10 Early Warning Signs Of Ovarian Cancer You Shouldn’t Ignore

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10 Early Warning Signs Of Ovarian Cancer You Shouldn’t Ignore

Ovarian cancer is the second most common gynecological cancer in women with the highest mortality rate, mostly because it is discovered at a late stage.

Europe, especially the regions in Eastern and Northern Europe have the highest rate of women suffering from ovarian cancer. In 2012 there were 65 000 patients, so the disease became the sixth most common cancer in women in Europe. About 250,000 women develop cancer every year.

Only 50% of the women diagnosed with ovarian cancer survive five years after the initial diagnosis. This is because the cancer is in advanced stage. With early detection, however, this percent can increase up to 95%.

Women can develop ovarian cancer at any age, but it is more likely to occur in women who are 50 or older. More than half of the cases are women at the age of 65 and older. Industrialized countries have the highest incidence of ovarian cancer. Women with white skin are at a slightly higher risk; African-American and Asian women are at lower risk.

The risk of developing the disease increases with the age. Ovarian cancer is the fifth most common cancer in American women and the second most common gynecological cancer. That is 4% of all cases of cancer in women. However, the death rate for ovarian cancer is higher than for any other cancer in women, because it is not early detected.

Symptoms and Signs

Usually there are no early signs of the disease. Ovarian cancer is often referred to as a silent killer, because women are either not aware of having it, or they have symptoms that are not accurately diagnosed until the disease is in an advanced stage.

The following symptoms are considered as warning signs of ovarian cancer, but there may be many other causes.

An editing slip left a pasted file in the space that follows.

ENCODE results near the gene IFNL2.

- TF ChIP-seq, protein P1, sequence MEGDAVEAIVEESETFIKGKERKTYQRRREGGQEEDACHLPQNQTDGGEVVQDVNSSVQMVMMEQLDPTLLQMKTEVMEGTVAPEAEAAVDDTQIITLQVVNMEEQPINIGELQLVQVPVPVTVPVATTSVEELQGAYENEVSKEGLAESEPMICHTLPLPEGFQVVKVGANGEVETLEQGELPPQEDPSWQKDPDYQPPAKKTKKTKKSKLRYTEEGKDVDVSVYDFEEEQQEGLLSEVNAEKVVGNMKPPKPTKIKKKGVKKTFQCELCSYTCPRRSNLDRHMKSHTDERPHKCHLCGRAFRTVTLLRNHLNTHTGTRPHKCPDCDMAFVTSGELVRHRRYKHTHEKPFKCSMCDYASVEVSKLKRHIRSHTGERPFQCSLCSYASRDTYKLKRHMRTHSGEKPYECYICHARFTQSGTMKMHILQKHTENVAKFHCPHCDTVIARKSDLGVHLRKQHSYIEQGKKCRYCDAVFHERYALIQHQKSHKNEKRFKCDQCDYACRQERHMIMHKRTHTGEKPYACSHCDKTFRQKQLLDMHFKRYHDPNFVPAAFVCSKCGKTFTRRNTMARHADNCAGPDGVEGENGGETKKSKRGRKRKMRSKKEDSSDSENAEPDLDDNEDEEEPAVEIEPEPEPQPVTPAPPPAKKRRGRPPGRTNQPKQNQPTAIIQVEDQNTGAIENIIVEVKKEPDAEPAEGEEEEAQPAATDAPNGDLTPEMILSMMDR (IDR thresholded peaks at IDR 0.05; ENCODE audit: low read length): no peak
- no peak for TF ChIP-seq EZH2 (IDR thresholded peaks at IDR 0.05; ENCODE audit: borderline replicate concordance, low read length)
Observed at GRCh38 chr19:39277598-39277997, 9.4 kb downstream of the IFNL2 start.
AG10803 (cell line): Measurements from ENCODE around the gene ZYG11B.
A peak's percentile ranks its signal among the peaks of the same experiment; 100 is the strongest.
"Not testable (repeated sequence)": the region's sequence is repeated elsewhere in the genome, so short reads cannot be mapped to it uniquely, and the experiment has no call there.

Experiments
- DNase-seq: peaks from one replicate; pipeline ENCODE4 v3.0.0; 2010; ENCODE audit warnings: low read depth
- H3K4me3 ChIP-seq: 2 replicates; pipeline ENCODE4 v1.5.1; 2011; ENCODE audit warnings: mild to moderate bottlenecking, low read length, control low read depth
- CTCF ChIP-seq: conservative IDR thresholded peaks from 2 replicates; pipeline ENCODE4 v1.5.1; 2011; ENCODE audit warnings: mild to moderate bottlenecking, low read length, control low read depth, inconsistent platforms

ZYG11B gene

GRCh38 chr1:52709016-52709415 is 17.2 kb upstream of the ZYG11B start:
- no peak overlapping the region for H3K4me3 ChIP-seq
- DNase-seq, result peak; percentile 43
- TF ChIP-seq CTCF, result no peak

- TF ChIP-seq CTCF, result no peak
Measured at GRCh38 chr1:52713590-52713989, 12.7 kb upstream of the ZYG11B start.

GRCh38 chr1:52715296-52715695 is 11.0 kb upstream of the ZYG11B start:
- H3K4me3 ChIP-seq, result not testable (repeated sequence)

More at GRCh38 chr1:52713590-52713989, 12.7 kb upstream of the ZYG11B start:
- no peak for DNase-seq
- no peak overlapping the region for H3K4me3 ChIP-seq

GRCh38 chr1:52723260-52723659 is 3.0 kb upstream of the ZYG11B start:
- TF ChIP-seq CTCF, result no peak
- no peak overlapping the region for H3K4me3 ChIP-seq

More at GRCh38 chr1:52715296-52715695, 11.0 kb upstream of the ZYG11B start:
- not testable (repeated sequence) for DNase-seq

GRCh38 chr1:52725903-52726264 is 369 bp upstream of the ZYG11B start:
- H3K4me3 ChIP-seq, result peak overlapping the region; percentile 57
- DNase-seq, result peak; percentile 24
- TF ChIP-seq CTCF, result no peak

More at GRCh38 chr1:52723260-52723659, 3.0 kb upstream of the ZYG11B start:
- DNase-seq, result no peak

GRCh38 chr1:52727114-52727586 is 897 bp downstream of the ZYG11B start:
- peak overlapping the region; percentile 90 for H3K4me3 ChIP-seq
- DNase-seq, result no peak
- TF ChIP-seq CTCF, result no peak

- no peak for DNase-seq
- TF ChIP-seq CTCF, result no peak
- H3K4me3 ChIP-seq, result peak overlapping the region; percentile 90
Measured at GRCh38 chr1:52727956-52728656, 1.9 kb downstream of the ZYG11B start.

• Digestive symptoms such as gases, indigestion, constipation or a feeling of fullness after a light meal, bloating, cramps, and abdominal discomfort.
  • Pelvic pressure or frequent urination
  • Unexplained changes in the bowel
  • Nausea or vomiting
  • Abdominal pain or swelling
  • Loss of appetite (anorexia)
  • Fatigue
  • Unexplained weight loss or weight gain
  • Pain during intercourse
  • Vaginal bleeding in post-menopausal women

Causes

The real causes of ovarian cancer remain unknown, but several factors are known to increase the chances of developing the disease. These groups of women are more likely to develop ovarian cancer:

  • Women who have never been pregnant or had children
  • White women, especially in Northern Europe
  • Women over 50. Half of the diagnosed cases are women over 65.
  • Women who have a family history of breast, ovarian, endometrial (uterus), prostate or colon cancer
  • Women who had breast cancer
  • Women who have a first-degree relative (mother, daughter, sister) diagnosed with ovarian cancer.
  • Women with genetic mutation in BRCA1 or BRCA2. (Not all women with these genetic mutations of breast cancer will develop ovarian cancer)

Diagnosis

So far there are no tests that can reliably show if a woman has an early-stage ovarian cancer. Some diagnostic procedures include a thorough bimanual pelvic examination, diagnosticlaparoscopy, and variousx-rayprocedures.

An ultrasound can be made through the abdomen and the lower pelvic region or with a transvaginal probe. Low GI series or barium enema involve series of X-rays to highlight the other organs. CA-125 blood test is used to determine the level of CA-125, a tumor marker.

High awareness among women and their gynecologists is more than necessary. They must be aware that regular checkups, especially in cases of bloating can detect and diagnose cancer at an early stage when it can be actually cured.

Women who are at high risk due to a family history, should do regular checkups. Although there is no strong evidence, when it comes to treating menopausal symptoms, women are advised to use the lowest dose of hormone replacement therapy in the shortest period possible.

Treating

There are various treatments. According to the specialists, women diagnosed with ovarian cancer are usually advised to do a surgery, which involves removal of the uterus, tubes, ovaries and omentum. If the cancer has metastasized, the surgery may include removing of other tissues in the abdomen and pelvis, as well as parts of the colon.

Specialists explain that chemotherapy is usually given after surgery to stop the recurrence of cancer, but it is also given to reduce the cancer before surgery, especially in advanced cases. It is also used if the disease has reoccurred.

Most regimes are based on platinum agents, and there are many target-therapies. In many countries specialists practice antibodies that hinderthe blood flow to the cancer. Chemotherapy can be inserted directly into the abdomen. Many studies have confirmed the positive effect of this hyperthermic peritoneal chemotherapy during surgery.

Radiotherapy is rarely used for ovarian cancer, but it can be applied in the late stage of the disease in order to reduce pain and bleeding.

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